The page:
The panic conditions that have marked this period may also have long-run implications, he said. I suspect that the process of an efficient reallocation of capital and labor will prove slower and more difficult than is typical after recessions.

He said policymakers should be wary of taking action that makes the economy less capable of growth and productivity. Warsh said the panic began before the recession and will assuredly end before it, but the unemployment rate would likely rise steadily through the balance of the year. Recent economic data was consistent with the view that this recession will be longer, deeper and broader than most, he added.

The breadth of the global slump shows that the financial crisis runs far deeper than souring U.S. mortgage loans and requires a global response.

There is a global recognition, for the first time in a long time, that this is not about U.S. subprime mortgages. Those who thought this could be contained in one country or in one asset class have been sorely disappointed by the contour over the last six to 12 months, he said.

We are in this thing together. This is indeed a global recession and it will be resolved only through coordinated actions across country lines, Warsh said. Before the U.S. economy can fully recover, the financial sector needs to be functioning efficiently once again, and greater clarity as to policymakers' objectives would help to restore faith in financial firms and markets, he said.

To accelerate the formation of a new financial architecture, the official sector should outline and defend a positive vision for financial firms and welcome private capital's return, Warsh said. The nature and terms of the relationship between financial firms and the official sector should not be left in limbo.

No, we will not be beating the IMF horse either, any more today. Tomes have already been written as to the possible outcomes of such sales. This is one tired horse. Let's instead focus on one of another color: that of deflation. It is, still, the lead horse in this equation. To see anything else in the urgency present at the G-20 table, is to misread the overriding worry of the participants. The Wall Street Journal relays the Fed-issued warnings as follows:

Federal Reserve Vice Chairman Donald Kohn offered a sobering assessment of the economic landscape and warned in starker terms than he has before about the risk of deflation -- a widespread drop in consumer prices that can sap the economy's strength.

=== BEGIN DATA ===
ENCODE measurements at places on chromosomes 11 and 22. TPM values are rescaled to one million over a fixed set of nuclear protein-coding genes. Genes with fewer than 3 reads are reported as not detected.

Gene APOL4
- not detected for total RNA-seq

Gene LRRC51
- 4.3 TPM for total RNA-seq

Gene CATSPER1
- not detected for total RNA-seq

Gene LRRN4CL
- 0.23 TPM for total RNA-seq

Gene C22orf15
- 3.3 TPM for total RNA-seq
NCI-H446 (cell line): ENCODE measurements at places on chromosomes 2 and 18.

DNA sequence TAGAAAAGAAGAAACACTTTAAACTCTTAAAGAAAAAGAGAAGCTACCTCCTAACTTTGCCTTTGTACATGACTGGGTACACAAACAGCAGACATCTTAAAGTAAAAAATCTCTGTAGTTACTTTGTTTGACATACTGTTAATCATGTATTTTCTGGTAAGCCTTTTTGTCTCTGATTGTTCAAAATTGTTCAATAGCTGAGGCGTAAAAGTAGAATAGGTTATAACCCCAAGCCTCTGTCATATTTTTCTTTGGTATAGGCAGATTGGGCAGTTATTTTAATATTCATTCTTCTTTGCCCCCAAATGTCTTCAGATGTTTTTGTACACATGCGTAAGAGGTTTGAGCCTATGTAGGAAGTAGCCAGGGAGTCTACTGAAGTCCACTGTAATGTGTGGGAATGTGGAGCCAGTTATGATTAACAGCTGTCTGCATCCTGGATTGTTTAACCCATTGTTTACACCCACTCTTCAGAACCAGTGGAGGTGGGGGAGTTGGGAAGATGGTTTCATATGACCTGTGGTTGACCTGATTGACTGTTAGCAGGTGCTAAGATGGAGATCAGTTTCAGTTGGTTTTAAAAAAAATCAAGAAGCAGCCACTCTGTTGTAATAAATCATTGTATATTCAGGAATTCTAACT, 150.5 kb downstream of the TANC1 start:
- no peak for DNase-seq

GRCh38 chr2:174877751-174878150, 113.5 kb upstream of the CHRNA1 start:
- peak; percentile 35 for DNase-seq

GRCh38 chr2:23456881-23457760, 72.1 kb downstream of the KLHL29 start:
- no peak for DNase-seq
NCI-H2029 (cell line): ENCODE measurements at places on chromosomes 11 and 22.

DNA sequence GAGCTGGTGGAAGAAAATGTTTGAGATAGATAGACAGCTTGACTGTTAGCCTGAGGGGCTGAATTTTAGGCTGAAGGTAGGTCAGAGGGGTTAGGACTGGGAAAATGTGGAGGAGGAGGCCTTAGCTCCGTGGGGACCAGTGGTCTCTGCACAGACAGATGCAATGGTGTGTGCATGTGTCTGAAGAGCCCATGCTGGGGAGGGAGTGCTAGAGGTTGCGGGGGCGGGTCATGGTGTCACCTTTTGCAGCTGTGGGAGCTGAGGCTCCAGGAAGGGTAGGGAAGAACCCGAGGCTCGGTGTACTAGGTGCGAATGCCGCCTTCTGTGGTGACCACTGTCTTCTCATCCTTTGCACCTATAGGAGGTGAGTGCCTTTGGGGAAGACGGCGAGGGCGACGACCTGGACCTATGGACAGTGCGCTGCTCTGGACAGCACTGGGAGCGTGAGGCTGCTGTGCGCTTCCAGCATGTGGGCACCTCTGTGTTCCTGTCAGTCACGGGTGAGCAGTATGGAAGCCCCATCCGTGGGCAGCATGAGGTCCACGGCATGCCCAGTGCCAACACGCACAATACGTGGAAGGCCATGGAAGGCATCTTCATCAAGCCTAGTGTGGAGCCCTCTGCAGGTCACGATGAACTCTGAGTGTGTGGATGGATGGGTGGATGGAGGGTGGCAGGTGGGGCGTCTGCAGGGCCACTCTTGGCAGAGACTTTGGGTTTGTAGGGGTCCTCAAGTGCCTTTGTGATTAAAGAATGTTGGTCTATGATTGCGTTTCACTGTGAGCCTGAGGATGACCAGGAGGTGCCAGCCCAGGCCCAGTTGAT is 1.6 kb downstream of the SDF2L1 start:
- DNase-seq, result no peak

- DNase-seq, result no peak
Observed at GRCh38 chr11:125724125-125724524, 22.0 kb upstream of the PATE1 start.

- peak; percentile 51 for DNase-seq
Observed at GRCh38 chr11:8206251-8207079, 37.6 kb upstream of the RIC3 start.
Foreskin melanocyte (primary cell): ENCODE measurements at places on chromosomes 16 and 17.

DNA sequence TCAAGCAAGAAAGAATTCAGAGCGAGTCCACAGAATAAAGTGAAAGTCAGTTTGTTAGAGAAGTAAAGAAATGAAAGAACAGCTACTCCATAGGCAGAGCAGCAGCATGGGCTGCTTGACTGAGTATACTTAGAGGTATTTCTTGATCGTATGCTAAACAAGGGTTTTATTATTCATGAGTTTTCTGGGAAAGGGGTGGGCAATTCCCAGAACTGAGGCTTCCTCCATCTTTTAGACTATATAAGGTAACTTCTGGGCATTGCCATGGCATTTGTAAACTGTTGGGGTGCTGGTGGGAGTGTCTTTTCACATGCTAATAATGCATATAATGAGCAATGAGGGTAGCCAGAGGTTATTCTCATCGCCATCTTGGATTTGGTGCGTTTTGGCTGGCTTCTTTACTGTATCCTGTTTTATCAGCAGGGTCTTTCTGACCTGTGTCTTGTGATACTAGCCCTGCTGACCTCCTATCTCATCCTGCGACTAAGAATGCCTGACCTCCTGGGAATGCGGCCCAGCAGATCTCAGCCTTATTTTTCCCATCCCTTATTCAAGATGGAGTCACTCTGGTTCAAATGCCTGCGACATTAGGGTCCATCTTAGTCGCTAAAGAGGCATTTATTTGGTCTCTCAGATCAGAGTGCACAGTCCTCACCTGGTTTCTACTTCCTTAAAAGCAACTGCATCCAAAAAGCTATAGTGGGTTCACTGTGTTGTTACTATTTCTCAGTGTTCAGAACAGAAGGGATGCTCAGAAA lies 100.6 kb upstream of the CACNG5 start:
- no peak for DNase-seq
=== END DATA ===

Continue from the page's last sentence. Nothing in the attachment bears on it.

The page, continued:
Many financial markets remain under considerable stress, Mr. Kohn said in comments at the College of Wooster in Ohio, his alma mater, noting that the value of assets -- such as stocks and homes -- has fallen and credit is still tight for firms and households. These conditions are not conducive to a substantial and sustained economic rebound.

The Fed has already lowered interest rates to near zero and in recent months has tried other approaches to repairing financial markets by aggressively expanding its lending and asset-purchase programs. Mr. Kohn expressed worry that with the Fed's benchmark interest rate already about as low as it can go, further declines in inflation could push up the real cost of borrowing, which is borrowing adjusted for inflation. That, in turn, could further weaken the economy.

If such a process continued for some time, we could fall into deflation, much as Japan did for a time in the 1990s and earlier this decade, he warned. The Fed is combating that risk by ramping up its purchases of securities and loans to needy firms, an act that ultimately could have the opposite effect -- causing inflation. Both Mr. Kohn and Fed Chairman Ben Bernanke, speaking separately in North Carolina, addressed the need for the Fed to pull back its special lending programs once the economy gets back on its feet. To finance its asset purchases, the Fed has effectively been printing money which shows up in the financial system as reserves that banks keep on deposit with the Fed.

The large volume of reserve balances must be monitored carefully, Mr. Bernanke said. If not carefully managed, he said, the cash sloshing around the financial system could make it harder for the Fed to raise interest rates down the road when the economy starts a convincing recovery.

A week to watch the US banks' stress test results, the post-communique actions of the G-20, and the attempted rebalancing of the gold market's essential pillars of supply and demand. Would not hold any breaths over that last one. Emotion rules for the moment. It is not emotion that a $1 billion sale should engender. But, you know the story: when a market disregards positive news and amplifies each negative one, its mindset is fairly obvious. To all but Manipulation Scientologists.

See you (sort of) on Bloomberg Radio at 6:10 am NY time tomorrow. Semi-live (at that hour).